It is a hugely difficult balancing act for larger industrialised countries given that they do not want to be accused of interfering at best and imperialist arrogance at worst. But there needs to be an acknowledgement within the UN negotiations that support and guidance on how to develop effective climate change governance structures is easily as important as the cold hard cash industrialised nations have promised developing countries to help them fund the development of their low carbon economies.
Finally, the events have served as a useful reminder as to how lucky we are in the UK's green sector and how critically important our role could be in helping to develop the global low carbon economy.
It is easy to criticise British governments for their failure to move far and fast enough in addressing climate change - and in recent weeks with the feed-in tariff fiasco and Green Investment Bank fudge it has got easier still. But it is worth reminding ourselves that, thanks to a particular set of circumstances, the UK was able to deliver the world's first climate change bill - a piece of legislation which, regardless of the vagaries of the government of the day, provides businesses with genuine certainty that the low carbon economy will continue to accelerate.
The FCO's Embassy events have secured some notable successes. They have helped to bolster the UK's standing as a pioneer in low carbon policy, fostered plans for improved climate change legislation in a number of countries, and, as importantly, started dialogues that will help promote British green businesses to markets overseas.
But despite these gains, they have not yet managed to deliver Europe's second climate change bill. Advanced plans for climate change legislation in Ireland and Hungary faltered on economic travails and changes of government, while even countries with ambitious low carbon strategies such as Germany, Spain and Finland have not been fully convinced of the case for binding legislation. Other nations have shown themselves to be a long way short of the governance structures and political will necessary to deliver wide-ranging legislation.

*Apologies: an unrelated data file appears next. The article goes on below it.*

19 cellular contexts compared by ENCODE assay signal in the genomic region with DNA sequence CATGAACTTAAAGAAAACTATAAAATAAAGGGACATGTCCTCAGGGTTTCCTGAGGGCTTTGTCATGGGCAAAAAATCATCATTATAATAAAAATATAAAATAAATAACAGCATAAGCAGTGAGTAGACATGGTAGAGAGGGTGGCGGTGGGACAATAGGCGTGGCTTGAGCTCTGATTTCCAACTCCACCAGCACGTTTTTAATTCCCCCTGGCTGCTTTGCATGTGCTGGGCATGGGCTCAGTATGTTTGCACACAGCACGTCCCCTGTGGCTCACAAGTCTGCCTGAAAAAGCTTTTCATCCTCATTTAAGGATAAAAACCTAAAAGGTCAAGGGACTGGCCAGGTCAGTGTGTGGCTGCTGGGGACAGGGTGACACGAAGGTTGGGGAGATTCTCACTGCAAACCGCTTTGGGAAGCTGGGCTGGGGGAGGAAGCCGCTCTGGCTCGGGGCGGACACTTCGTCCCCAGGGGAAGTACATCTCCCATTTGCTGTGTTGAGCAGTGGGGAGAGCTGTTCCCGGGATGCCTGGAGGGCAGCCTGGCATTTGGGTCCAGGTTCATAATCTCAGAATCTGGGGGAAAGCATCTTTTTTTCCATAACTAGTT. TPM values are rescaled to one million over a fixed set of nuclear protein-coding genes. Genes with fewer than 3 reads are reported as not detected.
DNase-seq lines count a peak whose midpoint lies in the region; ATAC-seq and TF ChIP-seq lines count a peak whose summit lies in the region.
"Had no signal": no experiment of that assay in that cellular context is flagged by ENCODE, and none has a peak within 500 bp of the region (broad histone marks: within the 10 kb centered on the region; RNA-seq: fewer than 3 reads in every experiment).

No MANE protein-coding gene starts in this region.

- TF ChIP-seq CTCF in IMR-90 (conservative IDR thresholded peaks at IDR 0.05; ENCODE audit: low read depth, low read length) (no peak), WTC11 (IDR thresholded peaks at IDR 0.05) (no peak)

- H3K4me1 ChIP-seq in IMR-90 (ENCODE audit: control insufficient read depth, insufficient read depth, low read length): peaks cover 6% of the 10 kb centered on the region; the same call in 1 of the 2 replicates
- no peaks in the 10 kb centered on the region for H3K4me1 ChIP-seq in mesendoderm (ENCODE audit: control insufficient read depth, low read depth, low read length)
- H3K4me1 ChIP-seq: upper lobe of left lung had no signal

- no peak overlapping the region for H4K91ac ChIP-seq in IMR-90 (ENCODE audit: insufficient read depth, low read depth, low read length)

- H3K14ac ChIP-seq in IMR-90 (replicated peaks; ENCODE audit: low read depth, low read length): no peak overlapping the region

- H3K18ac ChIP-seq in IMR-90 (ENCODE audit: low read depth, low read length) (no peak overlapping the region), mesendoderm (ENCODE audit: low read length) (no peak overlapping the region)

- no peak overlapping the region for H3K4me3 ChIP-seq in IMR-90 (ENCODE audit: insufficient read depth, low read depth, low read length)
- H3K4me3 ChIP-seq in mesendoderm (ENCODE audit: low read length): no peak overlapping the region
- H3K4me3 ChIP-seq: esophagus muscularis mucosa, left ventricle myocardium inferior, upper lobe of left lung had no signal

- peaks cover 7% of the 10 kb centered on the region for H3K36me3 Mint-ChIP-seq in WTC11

All of which leaves the UK facing a huge responsibility. It may not always seem this way on a day when new research suggests British investment in clean energy last year fell from third to 13th in the world, but the UK has one of the most sophisticated low carbon policy frameworks and one of the most benign green investment climates in the world.
We have a Climate Change Act, EU energy and renewables targets, low carbon incentive programmes and subsidy mechanisms, pioneering green firms, and enviable renewable energy resources. We have a country that is economically and geographically large enough to deliver investment in low carbon infrastructure, but not so large as to make the transition to low carbon technologies impossibly daunting. We have a 15-year track record of reducing emissions while continuing (for the most part) to deliver economic growth.
More important still, while politicians may disagree on the policy mechanisms necessary to curb emissions, we have a near complete political consensus on the environmental and economic case for building a low carbon economy. Add in relatively high standards of governance, policy making and enforcement and it is clear that the long-term outlook is encouraging even if short-term economic concerns have fuelled a degree of pessimism among green business leaders.
The coda to this rosy assessment is that if the UK, with all its advantages, cannot build a prosperous functioning low carbon economy over the next decade then you start to wonder if anyone can.
North America has immense technological resources, but is hampered by the politicisation of climate change, while Australia's low carbon sector finds itself similarly hamstrung by climate sceptic politicians. Many developing and emerging economies such as Bosnia and Herzegovina want to build a low carbon economy, but find themselves having to deal with the more immediate challenges presented by poverty, governance, and occasional instability. The Middle East has the economic resources, but remains wedded to hydrocarbons, while even China, the country investing more than any other in clean technology, is still hugely reliant on coal power and dwindling resources to fuel its on-going economic miracle.
The political stability, relative prosperity and geographical resources enjoyed by the UK means that it is part of a small band of nations, alongside countries and regions such as Germany, France, Scandinavia, South Korea, Japan and New Zealand, which, through luck and judgement, have the combination of circumstances required to build a low carbon economy.
The question for those politicians who currently appear committed to undermining the UK's low carbon prospects is, if not here, where?